Starting Up (Is Hard To Do): Lessons Learned From My First Pitch

My partner and I formally pitched our startup for the very first time last week. We had a mix of apprehension, excitement and nerves. While there are others with more experience to talk about the nuts and bolts of a perfect pitch, I wanted to write about my experience; both the good and the bad.

Pitch The Problem

Dave McClure of 500 Startups wrote an interesting blog several years ago that changed my approach to pitching. In his post he said, “Your solution is not my problem.” If your audience isn’t intimately familiar or connected to the problem, how could they possibly know the value of your solution?

You have to remember that you are pitching to a diverse audience coming from different backgrounds, cultures and socio economic situations, and they might not have directly experienced or considered the problem you are solving. You must first sell that problem; once done, your solution will be that much more valuable.

Have Every Possible Video Adapter On Hand

VGA, HDMI, Mac, PC or coaxial cable — if you have a plug that can connect your monitor to a projector, you better have it on hand. If possible, scout out the presentation room beforehand and make sure you can connect your computer. The next best option is to ask the coordinator of the event to tell you what video hookups are on hand. Regardless, you never know what adapter will walk away in the middle of the night, so you should still come prepared.

When we arrived to the pitch, we had difficulties wiring up the computer to the projector. Nothing worked, and I got very nervous. My partner’s computer bag was chock-full with every video connection possible, so I was able to take a sigh of relief knowing that we would eventually get the display up and running. The next presenter wasn’t so lucky and had to copy all his files to a loaner laptop to display his presentation.

10-Minute Pitch? Have A Five-Minute Pitch In Your Back Pocket

Prior to event, you will probably know how long you will have to pitch. You will have late nights, crafting a pitch that maximizes every second of your allotted time. On the day of the pitch, you show up only to be told that you have half the time to do your pitch. Whether you misread the information, or a panel member has to leave early, you better be ready to pitch your idea with less time.

This happened to us, and we were caught completely by surprise. Upon hearing we had eight minutes to pitch instead of 12 minutes, we looked at each other with panic in our eyes.  On the spot, we had to cut, or speed up, most of our pitch without the benefit of getting to talk to one another. This was among the most stressful eight minutes I have ever been through.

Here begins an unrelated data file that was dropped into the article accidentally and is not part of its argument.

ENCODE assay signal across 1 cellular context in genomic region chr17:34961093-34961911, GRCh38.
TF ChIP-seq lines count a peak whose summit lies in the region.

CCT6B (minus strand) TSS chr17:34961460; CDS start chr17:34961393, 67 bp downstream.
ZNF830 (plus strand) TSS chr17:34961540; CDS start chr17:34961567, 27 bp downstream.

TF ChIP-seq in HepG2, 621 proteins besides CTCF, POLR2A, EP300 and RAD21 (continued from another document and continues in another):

That moment taught me the value of having different length pitches in your pocket. Moving forward, I will not only prepare for the length of time that I think I have, but will also walk through what will happen if I only have half the available time.

How Do You Get To Carnegie Hall?

Practice. Practice. Practice. Whether you are pitching for a local contest, or in front of a premier venture capitalist firm, you must practice your pitch extensively. When it is your turn to be in front of an audience, the last thing you want going through your mind before speaking is, “Man, I should have practiced this more!”

My startup offices out of Geekdom, the same place that houses the TechStars Cloud teams. I was talking with one of the guys there, and he told me about the rigorous TechStars pitch practice sessions. Almost every day he is pitching his business to different mentors, getting feedback and making tweaks. While this amount of practice might seem excessive, you will want to become familiar with your pitch inside and out.

Even if you aren’t looking for funding, or have an audience with a VC, you should work on your pitch. There is something magical that happens when you speak out loud what you have been only thinking in your head. Creating a pitch makes you clarify the problem you are solving, your key differentiators and even long-term strategies to make money. This is the true power of the pitch: it gives you a better insight into your own idea.

Starting Up (Is Hard to Do) is a weekly series published every Friday on the Rackspace Blog from a guy who is in the trenches of starting up a business while working a day job. Check out Garrett’s previous post that talked about getting marketing material on the cheap.

Garrett Heath develops content and supports customers on the Rackspace Social Media team. His previous experience includes technical project management in the cloud, content marketing and social media marketing. He enjoys writing about how the cloud is spurring innovation and telling stories about the people behind the tech. You can also read his work at In his free time, Garrett writes about food and local San Antonio culture at SA Flavor.


  1. My personal preference is to *create* the solution, build a customer base, *then* start doing my pitching. Too much vaporware out there. Everyone has ideas. It’s who JUST DOES IT, with whatever limited resources they have, that will win the day.

    • Jeremy – I agree with you, and in fact a successful entrepreneur, investor and mentor told me that VCs would rather see a demo than a slidedeck. I have actually a working piece of software that I am currently selling/pitching to clients. However, I think that when you are pitching your product it is far more compelling to let people know what the problem is (and the how big of a problem it is) so that you can then come in and show how effective your idea/software/service is at solving it. The pitch I am talking about is not pitching simply an idea/vaporware, but rather a tangible, working solution. Thank you for your comment!


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